• Pray for God to give you opportunities to share the Gospel with someone as you go along your day. Ask Him to give you boldness to proclaim the joy of God’s word.
  • Give forgiveness. Forgiveness is what sets Christianity apart from other faiths. If someone has offended you, treat them kindly, with love, regardless of how they’ve mistreated you. We truly don’t know what others are going through. Perhaps what they need to hear is they aren’t alone and there is One who will be with them through it all.
  • Share your testimony of what God has done in your life. It doesn’t have to sound professional: just honest. Sometimes our testimonies can bless others and be an encouragement to those who now walk where we’ve walked.
  • Show love to the lost. The Bible also clearly states in James 2:15-16, “If a brother or sister is poorly clothed and lacking in daily food, and one of you says to them, ‘Go in peace, be warmed and filled,’ without giving them the things needed for the body, what good is that?”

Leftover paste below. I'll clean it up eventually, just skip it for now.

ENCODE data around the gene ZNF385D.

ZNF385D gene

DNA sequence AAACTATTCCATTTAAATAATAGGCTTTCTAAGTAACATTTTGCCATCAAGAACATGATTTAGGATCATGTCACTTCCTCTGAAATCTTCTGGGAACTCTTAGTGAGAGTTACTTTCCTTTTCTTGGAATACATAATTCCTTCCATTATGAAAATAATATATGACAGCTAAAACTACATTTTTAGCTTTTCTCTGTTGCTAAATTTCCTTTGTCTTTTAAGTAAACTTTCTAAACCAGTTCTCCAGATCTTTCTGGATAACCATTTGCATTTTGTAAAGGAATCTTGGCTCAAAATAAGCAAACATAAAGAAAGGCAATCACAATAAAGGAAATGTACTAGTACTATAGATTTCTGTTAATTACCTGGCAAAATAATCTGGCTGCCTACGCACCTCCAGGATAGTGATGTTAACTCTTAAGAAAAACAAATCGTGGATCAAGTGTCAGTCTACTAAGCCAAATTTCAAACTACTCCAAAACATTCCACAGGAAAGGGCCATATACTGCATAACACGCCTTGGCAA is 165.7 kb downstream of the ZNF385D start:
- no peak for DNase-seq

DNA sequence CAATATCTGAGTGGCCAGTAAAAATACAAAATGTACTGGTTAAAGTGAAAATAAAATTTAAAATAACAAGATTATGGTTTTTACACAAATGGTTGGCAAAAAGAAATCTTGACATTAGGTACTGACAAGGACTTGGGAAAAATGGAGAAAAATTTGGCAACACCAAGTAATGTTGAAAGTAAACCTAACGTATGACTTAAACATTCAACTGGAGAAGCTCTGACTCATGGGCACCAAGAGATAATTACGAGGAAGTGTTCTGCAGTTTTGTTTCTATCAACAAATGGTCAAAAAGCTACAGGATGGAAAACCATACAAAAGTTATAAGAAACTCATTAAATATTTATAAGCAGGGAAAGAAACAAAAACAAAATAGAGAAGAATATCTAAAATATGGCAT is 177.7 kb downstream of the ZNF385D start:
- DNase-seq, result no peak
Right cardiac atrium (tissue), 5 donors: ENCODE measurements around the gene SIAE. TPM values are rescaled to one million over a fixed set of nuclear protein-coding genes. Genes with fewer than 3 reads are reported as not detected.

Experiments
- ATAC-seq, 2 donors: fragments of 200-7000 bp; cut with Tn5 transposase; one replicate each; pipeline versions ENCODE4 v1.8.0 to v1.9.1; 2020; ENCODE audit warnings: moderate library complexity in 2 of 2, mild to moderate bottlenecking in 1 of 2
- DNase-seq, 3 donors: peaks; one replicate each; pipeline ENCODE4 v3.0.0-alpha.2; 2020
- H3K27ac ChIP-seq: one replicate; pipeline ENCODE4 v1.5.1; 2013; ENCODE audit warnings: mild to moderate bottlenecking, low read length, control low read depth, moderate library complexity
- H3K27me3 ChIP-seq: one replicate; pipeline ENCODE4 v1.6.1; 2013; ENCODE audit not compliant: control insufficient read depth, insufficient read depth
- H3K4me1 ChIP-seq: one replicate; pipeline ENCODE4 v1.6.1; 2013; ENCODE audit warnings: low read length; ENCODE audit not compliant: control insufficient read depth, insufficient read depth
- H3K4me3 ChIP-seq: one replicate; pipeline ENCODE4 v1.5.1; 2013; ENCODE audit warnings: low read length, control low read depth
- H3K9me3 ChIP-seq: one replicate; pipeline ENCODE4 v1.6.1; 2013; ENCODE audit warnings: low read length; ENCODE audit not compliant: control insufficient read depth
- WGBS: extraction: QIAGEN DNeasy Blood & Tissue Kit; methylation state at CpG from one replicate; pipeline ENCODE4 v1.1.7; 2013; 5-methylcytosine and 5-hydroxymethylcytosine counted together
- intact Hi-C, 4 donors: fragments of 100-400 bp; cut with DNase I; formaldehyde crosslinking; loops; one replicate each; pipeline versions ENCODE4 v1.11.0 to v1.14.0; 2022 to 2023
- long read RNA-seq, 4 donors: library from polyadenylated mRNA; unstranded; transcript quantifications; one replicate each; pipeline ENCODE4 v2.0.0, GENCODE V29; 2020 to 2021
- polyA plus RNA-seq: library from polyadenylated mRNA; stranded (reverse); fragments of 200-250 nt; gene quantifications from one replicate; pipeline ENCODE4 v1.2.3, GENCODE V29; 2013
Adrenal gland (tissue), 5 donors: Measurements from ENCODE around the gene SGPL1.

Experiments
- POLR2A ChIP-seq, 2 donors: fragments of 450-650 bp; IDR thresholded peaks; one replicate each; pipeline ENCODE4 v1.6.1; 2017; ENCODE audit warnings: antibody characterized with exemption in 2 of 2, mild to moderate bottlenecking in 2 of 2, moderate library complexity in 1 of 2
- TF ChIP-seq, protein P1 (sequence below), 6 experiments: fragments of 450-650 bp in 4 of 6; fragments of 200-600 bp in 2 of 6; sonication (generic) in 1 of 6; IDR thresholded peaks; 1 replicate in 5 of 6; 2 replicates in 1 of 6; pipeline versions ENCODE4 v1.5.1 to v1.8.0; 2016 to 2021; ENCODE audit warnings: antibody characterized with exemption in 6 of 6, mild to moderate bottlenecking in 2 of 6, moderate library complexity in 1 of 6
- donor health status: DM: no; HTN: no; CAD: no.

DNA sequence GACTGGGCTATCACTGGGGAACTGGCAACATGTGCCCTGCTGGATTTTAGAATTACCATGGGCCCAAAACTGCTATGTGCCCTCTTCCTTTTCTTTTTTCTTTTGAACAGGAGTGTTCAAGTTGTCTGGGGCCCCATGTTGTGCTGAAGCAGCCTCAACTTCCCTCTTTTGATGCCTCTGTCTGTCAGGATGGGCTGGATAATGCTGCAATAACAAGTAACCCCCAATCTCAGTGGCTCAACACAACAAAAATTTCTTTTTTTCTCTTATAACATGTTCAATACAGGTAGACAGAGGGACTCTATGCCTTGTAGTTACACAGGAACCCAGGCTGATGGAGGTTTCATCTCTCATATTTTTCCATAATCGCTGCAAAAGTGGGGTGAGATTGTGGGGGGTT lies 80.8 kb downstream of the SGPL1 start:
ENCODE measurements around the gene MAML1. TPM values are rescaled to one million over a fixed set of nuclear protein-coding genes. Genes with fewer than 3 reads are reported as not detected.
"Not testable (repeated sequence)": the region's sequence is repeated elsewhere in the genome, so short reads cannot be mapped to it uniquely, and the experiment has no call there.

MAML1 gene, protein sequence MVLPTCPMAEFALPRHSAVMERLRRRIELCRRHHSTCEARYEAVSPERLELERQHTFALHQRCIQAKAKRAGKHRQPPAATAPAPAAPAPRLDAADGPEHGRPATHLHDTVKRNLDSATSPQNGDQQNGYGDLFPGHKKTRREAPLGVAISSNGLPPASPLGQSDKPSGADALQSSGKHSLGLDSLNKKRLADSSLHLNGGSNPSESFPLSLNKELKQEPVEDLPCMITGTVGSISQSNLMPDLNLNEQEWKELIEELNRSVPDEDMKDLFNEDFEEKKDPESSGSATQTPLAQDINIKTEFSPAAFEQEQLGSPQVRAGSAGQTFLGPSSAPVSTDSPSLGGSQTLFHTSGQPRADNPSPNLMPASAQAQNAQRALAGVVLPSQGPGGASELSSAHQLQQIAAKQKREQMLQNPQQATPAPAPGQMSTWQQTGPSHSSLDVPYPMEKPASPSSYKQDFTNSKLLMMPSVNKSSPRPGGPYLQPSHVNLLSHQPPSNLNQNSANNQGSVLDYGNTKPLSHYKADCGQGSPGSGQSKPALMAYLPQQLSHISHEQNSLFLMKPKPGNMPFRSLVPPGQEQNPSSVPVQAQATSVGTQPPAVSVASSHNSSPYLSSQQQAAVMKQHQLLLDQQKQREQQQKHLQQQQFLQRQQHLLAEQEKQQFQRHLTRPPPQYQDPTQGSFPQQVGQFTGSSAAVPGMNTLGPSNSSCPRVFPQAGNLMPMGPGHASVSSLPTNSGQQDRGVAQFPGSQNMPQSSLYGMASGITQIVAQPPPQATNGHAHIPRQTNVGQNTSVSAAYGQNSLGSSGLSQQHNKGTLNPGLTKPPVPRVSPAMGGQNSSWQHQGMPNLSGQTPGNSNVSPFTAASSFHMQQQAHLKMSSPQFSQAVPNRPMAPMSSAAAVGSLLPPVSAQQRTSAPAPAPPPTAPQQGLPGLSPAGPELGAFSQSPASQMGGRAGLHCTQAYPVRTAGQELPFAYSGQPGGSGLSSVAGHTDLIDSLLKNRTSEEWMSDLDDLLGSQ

The Lord has called us to share who He is with the world, and this often requires tangible actions. He calls us to go and love others by feeding the hungry, clothing the naked, caring for widows and orphans, visiting those who are sick and those in prison. Find a need within your community, your neighborhood or in another country and fill that need. How? It’s up to you. Contact your local church to see what ministries they offer, but most importantly, tell people about Jesus. It could be something as simple as passing out a Bible to a co-worker or to a stranger at the mall that leads people to Jesus and eternal life.

I’ve listed several practical ways to grow your relationships with the Lord, your spouse, your church, and with the lost, but it takes action. Cultivating anything takes time, energy, and a desire for something to grow, including our relationships. So why not start today?


Restored_1400x2100 (1)Dr. Steven Moore is known nationally for saving lives. If only he could save his own. Unable to deal with his cancer prognosis, he retreats to a happier time in his past—to the woman who once stole his heart.

Four years after the death of her beloved husband, bookstore owner Elizabeth Roberts still struggles to sustain her faith and joy in the Lord as she raises her two sons. She strives to find a way through her family’s grief, never suspecting a man from her past might offer hope for her future.